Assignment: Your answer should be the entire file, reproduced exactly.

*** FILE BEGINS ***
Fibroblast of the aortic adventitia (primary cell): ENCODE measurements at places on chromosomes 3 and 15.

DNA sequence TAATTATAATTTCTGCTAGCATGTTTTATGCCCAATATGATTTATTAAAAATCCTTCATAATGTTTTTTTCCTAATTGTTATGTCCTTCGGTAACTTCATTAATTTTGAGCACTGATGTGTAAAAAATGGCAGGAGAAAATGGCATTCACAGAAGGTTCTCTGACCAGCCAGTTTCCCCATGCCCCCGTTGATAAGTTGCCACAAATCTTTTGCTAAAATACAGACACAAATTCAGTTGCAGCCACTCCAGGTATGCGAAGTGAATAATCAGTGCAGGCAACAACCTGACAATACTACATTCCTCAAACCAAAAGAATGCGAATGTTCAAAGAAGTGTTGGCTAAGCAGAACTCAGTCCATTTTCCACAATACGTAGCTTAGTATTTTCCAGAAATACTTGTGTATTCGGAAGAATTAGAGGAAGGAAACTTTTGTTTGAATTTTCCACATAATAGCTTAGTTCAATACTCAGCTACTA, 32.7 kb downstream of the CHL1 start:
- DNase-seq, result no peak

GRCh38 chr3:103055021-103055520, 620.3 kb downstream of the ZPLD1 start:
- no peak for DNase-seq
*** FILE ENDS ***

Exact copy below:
Fibroblast of the aortic adventitia (primary cell): ENCODE measurements at places on chromosomes 3 and 15.

DNA sequence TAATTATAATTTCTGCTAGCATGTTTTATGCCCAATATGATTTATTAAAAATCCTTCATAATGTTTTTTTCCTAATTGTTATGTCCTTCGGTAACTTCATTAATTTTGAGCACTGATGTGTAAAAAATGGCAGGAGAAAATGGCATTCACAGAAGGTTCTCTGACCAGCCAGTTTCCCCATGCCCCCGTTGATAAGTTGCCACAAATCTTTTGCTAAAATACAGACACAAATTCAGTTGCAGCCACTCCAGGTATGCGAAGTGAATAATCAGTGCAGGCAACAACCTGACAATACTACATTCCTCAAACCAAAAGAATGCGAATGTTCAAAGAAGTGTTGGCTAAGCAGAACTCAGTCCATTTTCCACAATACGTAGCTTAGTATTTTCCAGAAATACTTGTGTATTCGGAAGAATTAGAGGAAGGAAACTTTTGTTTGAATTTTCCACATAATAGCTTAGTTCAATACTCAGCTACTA, 32.7 kb downstream of the CHL1 start:
- DNase-seq, result no peak

GRCh38 chr3:103055021-103055520, 620.3 kb downstream of the ZPLD1 start:
- no peak for DNase-seq